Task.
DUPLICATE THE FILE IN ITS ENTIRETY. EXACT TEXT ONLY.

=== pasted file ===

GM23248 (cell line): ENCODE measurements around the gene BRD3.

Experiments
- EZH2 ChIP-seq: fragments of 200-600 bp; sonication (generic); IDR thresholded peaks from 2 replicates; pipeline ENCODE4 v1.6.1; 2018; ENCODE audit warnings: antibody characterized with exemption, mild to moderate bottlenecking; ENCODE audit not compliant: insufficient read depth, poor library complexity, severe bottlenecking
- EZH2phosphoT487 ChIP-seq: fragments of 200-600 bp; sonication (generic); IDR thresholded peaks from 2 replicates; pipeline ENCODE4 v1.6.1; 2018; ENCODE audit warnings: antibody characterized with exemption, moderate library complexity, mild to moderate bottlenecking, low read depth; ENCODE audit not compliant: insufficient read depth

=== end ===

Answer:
GM23248 (cell line): ENCODE measurements around the gene BRD3.

Experiments
- EZH2 ChIP-seq: fragments of 200-600 bp; sonication (generic); IDR thresholded peaks from 2 replicates; pipeline ENCODE4 v1.6.1; 2018; ENCODE audit warnings: antibody characterized with exemption, mild to moderate bottlenecking; ENCODE audit not compliant: insufficient read depth, poor library complexity, severe bottlenecking
- EZH2phosphoT487 ChIP-seq: fragments of 200-600 bp; sonication (generic); IDR thresholded peaks from 2 replicates; pipeline ENCODE4 v1.6.1; 2018; ENCODE audit warnings: antibody characterized with exemption, moderate library complexity, mild to moderate bottlenecking, low read depth; ENCODE audit not compliant: insufficient read depth